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Virtual Interview with Jaleta Clegg, Author of Priestess of the Eggstone

author Jaleta CleggToday, The Geek Girl Project presents an interview with science fiction author Jaleta Clegg (a geek girl at heart). Read on to find out a bit more about the latest book in her science fiction adventure series!


What is the title of your most recently published book, and what genre does it fit into?

Priestess of the Eggstone is a science fiction adventure. I call it space opera but I’ve found out most people have no idea what that means.


What would you say the book is about?

About 300 pages long in print. Just kidding. Pursued by the Targon Crime Syndicate bent on revenge, the Patrol intent on recruitment, and the Sessimoniss who want their god back, the last thing Captain Dace needs is a handsome copilot with romance on his mind.


Who is your favorite character, and why?

I love all the characters, but my side characters like to try to steal the show. Leon Gravis is my favorite from this book. He’s a lawyer, working for a crime syndicate as a paper pusher when Dace first meets him. He hijacks her ship, but he’s totally incompetent as a terrorist. He’s a bit of a puntz until later in the book, but I don’t want to spoil the end.


What type of person do you believe this book will appeal to?

Anyone who enjoys a good adventure story. If you’re looking for literary romance, try Wuthering Heights. If you enjoy the golden age of sci-fi, please give my book a try. I’ve had kids as young as 10 tell me they love it. My 90-something grandmother enjoyed the story.


Can you tell us about one challenge you had to overcome in order to make this book a reality?

Myself. Really. I have this nasty little voice in my head that tells me I write crap. It’s a scary thing sending your book out into the world. It takes a lot of guts to believe in yourself and your art. And then you get the nagging inner voice ripping apart any shred of self-confidence you’ve managed to build. It’s hard enough writing the book, but letting strangers read it and review it is like walking around naked in public. Except you won’t get arrested for writing a book. You just get the voice in your head mocking you for being stupid. I’m my own worst enemy some days. But lucky for me, I have a husband who adores my stories. He keeps me going when the voice inside gets too loud.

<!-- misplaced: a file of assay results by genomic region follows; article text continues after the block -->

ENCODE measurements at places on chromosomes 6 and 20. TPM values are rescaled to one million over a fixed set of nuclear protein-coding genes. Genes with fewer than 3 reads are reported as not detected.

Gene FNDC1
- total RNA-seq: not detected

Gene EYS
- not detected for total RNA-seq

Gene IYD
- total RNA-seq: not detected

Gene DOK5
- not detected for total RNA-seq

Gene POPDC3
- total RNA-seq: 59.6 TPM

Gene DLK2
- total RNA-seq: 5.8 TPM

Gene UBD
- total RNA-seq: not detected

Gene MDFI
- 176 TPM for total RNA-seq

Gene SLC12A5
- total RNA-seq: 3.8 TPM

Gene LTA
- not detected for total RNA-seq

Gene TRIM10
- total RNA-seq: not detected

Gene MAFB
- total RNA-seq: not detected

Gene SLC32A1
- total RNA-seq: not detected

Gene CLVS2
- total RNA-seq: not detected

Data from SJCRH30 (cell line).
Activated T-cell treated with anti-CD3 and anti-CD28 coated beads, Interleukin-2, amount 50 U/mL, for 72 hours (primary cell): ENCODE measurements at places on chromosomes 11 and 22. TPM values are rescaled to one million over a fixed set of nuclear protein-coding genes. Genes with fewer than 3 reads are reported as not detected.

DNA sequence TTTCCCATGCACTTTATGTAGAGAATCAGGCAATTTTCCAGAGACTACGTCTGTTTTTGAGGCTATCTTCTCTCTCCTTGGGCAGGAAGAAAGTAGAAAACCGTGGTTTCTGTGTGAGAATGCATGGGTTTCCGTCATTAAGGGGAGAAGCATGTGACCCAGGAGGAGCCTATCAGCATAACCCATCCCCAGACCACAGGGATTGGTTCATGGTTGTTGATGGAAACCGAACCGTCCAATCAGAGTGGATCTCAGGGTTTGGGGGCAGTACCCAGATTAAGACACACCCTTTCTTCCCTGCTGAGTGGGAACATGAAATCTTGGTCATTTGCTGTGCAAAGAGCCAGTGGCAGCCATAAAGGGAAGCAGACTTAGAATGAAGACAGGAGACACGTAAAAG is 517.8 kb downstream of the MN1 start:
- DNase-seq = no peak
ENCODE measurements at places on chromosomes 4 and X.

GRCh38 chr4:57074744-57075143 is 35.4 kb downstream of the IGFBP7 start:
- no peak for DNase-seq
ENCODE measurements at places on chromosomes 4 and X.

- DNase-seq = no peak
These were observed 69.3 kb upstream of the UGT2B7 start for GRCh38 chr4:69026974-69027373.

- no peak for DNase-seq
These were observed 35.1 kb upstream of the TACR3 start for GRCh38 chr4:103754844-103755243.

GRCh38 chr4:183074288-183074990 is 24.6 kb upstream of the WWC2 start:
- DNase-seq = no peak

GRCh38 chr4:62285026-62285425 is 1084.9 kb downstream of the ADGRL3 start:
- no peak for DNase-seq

Based on your personal experience, do you believe that there are any unique challenges that women writers face within your genre?

Nobody takes you seriously. Especially if you write space opera. I’ve had romance authors sniff down their noses at me when they find out I write science fiction. I’ve had science fiction authors do the same when they find out I write space opera. There’s a growing market for science fiction romance, but I don’t quite fit that mold. I don’t write hard SF, either, which is what the male authors adore. The people who pass out awards are looking for depressing literary SF. Yeah, it’s tough being a girl in the old boys’ club of SF. But I’ve been smashing down that door since I was ten and discovered Andre Norton’s space adventures. She did it, so can I. I’ve got a publisher who loves my work. Now I just need rabid fans…


If you could give one piece of advice to every aspiring author, what would it be?